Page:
The Avue Government Advisory Board, whose members have extensive Federal Government experience, counsels the company’s leadership on the alignment of business opportunities with the critical need for broader technology solutions within the federal government.
In addition to advising Avue, their insights from a career in the Federal Government are valuable in helping determine the way forward for all institutions, public and private sector.
This conversation is with Robert Burton, a 30-year veteran of federal procurement law and policy development, including more than 20 years as senior acquisition attorney with the Department of Defense; Karen Evans, national director for the U.S. Cyber Challenge who spent 28 years in federal government leading information technology at the Office of Management and Budget, the Department of Energy and Department of Justice; and Gary Krump, Executive Vice President at Cassidy & Associates and one of Washington’s leading experts in Federal contracting, and former chairman and chief judge of the Department of Veterans Affairs.
We asked each of them this question: In Federal Procurement, why can’t the government get rid of redundant services?
Robert Burton: “It goes back to the point that agencies like to be in control. They don’t like to pay fees to other agencies; they don’t like the other agency doing the work for them because they want to keep control of everything; they don’t really trust the other agency.
“And so I don’t know that the government has a luxury though to continue down that road anymore. I do believe that in 2005 we rolled out a very aggressive strategic sourcing initiative for government-wide strategic sourcing. There had not been much emphasis on government-wide strategic sourcing, a little bit with respect to agency specific strategic sourcing. But government wide strategic sourcing is here to stay, because again, the government has no choice but to go that route. Leveraging the enormous buying power of the Government effectively, it has to be done, and agencies are just going to have to realize that someone’s going to have to take the lead. On certain commodities or services certain agencies are going to have to take the lead. But I do believe that the government has to get rid of all of these duplicate vehicles. They have to be reduced to number.”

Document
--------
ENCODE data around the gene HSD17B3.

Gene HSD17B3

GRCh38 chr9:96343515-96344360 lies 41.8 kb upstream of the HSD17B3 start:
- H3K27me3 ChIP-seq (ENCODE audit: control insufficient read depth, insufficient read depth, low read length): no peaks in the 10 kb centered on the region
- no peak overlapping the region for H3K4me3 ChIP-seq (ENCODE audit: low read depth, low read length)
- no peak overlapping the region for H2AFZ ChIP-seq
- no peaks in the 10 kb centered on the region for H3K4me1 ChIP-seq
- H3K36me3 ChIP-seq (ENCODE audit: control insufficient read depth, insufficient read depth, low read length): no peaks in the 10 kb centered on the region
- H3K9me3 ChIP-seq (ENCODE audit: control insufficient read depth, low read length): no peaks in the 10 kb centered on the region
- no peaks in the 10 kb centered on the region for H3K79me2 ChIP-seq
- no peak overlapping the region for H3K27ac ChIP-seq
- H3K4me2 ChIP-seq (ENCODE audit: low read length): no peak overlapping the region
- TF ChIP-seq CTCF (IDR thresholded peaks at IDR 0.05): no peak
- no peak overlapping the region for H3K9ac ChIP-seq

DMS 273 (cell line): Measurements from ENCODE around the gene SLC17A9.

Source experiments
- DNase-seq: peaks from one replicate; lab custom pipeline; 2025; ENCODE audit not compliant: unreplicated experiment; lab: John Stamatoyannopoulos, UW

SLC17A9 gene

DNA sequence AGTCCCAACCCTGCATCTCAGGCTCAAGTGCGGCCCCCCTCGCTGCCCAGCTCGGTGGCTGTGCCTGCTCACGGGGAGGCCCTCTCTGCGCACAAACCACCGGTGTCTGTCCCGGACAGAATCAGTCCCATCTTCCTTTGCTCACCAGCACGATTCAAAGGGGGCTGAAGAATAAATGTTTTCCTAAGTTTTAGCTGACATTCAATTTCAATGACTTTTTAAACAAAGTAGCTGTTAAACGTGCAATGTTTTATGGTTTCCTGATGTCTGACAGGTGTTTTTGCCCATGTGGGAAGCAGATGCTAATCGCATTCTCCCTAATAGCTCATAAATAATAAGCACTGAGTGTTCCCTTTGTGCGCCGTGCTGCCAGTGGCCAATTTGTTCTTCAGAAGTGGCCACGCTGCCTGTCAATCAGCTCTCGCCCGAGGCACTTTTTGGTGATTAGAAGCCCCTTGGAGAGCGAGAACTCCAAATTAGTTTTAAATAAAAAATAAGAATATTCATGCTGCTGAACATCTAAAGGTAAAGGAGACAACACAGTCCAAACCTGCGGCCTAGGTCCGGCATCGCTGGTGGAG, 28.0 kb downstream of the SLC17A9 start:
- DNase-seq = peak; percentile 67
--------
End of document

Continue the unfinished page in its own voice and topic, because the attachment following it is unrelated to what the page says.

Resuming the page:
Karen Evans: “Because I think … this is my personal opinion from watching it from the inside for over 28 years and now being on the outside, is that when you take a look at it the people who are down on the ground, internally within the agencies, this is their job; they came into the government for a very specific purpose: public service, making a difference for the nation. And the piece that they do, which would be very well duplicative of the same piece that’s being done in 26 other agencies, for example, let’s take grant making; and that’s very duplicative. That process is a pretty straightforward, simple process. But they view it as different, because of the program they are supporting, and the program is what gets them really jazzed up. And I think the difference that you see in the government versus private industry, when a CEO stands up in front of a group of people in his company and says, ‘Look you two guys are doing the same thing, one of you has got to stop doing it,’ they can see the direct alignment because they are all trying to make the company profitable. In the case of the Federal Government it’s a little bit more difficult because the same two people, when they’re looking at it, their outcome is different because it’s a program. We’re trying to deliver this service and the idea of doing it more efficiently or at the most cost effective way, that’s not the primary purpose for them. That’s where I think it becomes very difficult, because you’re appealing to a different set of values of trying to get people to work together.”
Gary Krump: “And there are ways are in which you can approach the government and say, ‘Look, I think I have a better mousetrap. I think it will achieve your objectives. I’m willing to do that and split the savings with you.’ That’s particularly useful when you’re dealing with engineers and IT people, because they understand outcomes. It’s tougher when you’re dealing with HR people, or sometimes when you’re dealing with finance people, is I can build you a better system for less money if we split the savings and the finance guys tend to say well if that’s the case I’ll just take all the savings. But if I’m the offerer, if I’m the vendor, if I’m bringing that value engineering change proposal to you or that business process enhancement to you then I’m going to want to have some compensation for, not necessarily thinking of it, but figuring out how to make it work. And that’s one of the things that very often the government doesn’t understand, is when the private sector company comes in, they are coming in but the bottom line with a private sector company is they have a bottom line. Government guys, at the end of a fiscal year want to have spent every penny they had, so that they get more next year. Private sector guys want to save every penny they can so that they have some to get started next year. There’s a radically different viewpoint in how the money flow works.”